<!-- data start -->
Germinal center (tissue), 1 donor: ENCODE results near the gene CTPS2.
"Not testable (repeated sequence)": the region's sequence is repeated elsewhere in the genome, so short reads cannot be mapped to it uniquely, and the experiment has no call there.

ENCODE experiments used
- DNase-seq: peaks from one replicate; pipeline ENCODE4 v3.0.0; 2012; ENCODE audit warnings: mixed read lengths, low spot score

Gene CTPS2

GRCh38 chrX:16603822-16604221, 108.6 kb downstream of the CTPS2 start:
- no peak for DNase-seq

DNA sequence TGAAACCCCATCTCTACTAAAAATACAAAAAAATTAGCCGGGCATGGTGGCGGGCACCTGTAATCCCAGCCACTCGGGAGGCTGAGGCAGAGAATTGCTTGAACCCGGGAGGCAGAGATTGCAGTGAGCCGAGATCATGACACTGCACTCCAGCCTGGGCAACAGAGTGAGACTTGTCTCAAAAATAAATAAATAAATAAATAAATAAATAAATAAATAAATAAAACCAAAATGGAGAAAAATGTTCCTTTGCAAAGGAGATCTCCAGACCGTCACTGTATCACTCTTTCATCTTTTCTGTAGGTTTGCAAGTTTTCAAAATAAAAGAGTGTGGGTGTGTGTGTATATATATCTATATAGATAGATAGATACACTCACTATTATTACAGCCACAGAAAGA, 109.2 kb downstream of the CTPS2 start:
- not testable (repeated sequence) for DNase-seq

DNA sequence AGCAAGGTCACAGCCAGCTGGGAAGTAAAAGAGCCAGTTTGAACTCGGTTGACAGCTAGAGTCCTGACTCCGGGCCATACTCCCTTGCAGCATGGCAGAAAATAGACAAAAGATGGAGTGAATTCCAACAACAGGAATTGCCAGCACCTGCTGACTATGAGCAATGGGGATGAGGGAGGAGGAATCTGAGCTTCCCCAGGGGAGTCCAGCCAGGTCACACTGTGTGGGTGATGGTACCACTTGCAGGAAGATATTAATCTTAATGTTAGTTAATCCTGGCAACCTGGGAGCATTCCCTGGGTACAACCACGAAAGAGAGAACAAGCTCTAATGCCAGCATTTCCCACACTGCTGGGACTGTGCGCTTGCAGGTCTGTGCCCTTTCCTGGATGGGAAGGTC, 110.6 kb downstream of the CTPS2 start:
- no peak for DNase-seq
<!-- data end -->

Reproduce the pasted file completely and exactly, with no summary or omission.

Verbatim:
Germinal center (tissue), 1 donor: ENCODE results near the gene CTPS2.
"Not testable (repeated sequence)": the region's sequence is repeated elsewhere in the genome, so short reads cannot be mapped to it uniquely, and the experiment has no call there.

ENCODE experiments used
- DNase-seq: peaks from one replicate; pipeline ENCODE4 v3.0.0; 2012; ENCODE audit warnings: mixed read lengths, low spot score

Gene CTPS2

GRCh38 chrX:16603822-16604221, 108.6 kb downstream of the CTPS2 start:
- no peak for DNase-seq

DNA sequence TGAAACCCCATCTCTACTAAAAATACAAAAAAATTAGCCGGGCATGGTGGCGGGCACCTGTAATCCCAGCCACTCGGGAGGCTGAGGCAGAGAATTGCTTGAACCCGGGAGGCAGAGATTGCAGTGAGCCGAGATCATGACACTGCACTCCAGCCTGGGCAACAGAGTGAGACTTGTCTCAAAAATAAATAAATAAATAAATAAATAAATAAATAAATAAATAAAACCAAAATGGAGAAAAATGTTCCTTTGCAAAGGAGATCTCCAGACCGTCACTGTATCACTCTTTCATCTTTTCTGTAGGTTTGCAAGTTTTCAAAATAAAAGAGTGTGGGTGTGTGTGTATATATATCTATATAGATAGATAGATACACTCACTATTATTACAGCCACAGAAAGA, 109.2 kb downstream of the CTPS2 start:
- not testable (repeated sequence) for DNase-seq

DNA sequence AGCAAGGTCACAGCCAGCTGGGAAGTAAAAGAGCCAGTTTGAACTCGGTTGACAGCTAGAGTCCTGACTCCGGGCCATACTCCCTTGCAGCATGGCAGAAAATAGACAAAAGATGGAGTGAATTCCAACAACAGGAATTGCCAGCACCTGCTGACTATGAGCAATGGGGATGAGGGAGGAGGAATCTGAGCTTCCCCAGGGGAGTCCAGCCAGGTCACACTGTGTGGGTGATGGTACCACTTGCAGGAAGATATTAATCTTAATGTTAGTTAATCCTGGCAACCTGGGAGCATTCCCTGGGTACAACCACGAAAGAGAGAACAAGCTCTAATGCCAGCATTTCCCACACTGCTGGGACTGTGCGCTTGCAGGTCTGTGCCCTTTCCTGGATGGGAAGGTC, 110.6 kb downstream of the CTPS2 start:
- no peak for DNase-seq